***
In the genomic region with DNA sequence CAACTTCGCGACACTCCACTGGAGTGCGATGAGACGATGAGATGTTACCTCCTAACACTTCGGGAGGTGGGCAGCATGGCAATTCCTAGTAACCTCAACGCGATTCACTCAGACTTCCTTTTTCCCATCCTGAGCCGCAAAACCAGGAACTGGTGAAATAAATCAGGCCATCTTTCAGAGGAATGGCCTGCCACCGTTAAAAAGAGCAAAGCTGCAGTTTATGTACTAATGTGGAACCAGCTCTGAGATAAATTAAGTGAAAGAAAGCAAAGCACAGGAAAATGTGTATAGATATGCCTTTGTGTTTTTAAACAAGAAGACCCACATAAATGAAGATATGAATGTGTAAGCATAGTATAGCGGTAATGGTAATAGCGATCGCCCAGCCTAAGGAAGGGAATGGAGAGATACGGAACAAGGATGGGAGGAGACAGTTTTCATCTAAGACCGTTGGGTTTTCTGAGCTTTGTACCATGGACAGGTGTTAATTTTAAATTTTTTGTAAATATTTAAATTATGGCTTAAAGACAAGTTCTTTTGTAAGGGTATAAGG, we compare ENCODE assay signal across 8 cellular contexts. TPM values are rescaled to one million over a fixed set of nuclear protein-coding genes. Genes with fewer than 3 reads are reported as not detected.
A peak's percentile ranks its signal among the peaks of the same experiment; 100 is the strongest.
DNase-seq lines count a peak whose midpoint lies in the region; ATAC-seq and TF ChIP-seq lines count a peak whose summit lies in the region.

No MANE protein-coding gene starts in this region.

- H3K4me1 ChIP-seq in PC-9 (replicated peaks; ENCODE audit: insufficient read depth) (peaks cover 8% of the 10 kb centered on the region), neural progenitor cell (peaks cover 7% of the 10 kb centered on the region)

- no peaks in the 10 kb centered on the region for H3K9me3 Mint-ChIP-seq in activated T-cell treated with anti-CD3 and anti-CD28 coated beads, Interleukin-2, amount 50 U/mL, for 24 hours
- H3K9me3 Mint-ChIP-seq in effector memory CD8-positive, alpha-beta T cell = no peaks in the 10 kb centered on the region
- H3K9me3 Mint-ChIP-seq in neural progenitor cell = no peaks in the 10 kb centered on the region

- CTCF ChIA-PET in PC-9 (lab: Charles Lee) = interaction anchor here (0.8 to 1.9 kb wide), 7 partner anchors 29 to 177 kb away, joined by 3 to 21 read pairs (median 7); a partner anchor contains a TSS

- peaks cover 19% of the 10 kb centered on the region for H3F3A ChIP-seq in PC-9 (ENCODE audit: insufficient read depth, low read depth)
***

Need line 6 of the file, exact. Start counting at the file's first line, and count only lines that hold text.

- no peaks in the 10 kb centered on the region for H3K9me3 Mint-ChIP-seq in activated T-cell treated with anti-CD3 and anti-CD28 coated beads, Interleukin-2, amount 50 U/mL, for 24 hours